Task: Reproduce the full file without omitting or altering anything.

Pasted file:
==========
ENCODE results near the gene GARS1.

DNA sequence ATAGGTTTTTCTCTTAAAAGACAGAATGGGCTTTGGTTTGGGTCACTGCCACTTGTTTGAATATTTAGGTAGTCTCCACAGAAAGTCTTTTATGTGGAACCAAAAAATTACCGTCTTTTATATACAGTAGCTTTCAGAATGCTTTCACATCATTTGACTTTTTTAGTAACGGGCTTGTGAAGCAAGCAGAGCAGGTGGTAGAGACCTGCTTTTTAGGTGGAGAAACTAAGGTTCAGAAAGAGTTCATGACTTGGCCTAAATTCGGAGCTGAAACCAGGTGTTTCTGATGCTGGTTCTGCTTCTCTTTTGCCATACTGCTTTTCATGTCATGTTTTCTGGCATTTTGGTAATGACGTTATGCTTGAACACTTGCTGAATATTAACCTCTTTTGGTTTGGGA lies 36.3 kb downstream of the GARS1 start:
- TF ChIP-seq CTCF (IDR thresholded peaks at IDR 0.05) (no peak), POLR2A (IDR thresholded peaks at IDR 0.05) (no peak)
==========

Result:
ENCODE results near the gene GARS1.

DNA sequence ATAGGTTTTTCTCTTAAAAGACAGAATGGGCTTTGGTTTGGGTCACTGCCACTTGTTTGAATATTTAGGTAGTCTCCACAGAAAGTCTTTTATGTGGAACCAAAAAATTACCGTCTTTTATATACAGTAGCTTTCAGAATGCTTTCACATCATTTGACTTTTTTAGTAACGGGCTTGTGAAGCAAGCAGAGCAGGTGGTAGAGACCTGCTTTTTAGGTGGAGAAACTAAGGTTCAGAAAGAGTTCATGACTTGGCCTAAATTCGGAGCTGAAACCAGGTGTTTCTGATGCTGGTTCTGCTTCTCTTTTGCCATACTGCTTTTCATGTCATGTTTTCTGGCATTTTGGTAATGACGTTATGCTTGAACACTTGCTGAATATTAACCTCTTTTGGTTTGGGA lies 36.3 kb downstream of the GARS1 start:
- TF ChIP-seq CTCF (IDR thresholded peaks at IDR 0.05) (no peak), POLR2A (IDR thresholded peaks at IDR 0.05) (no peak)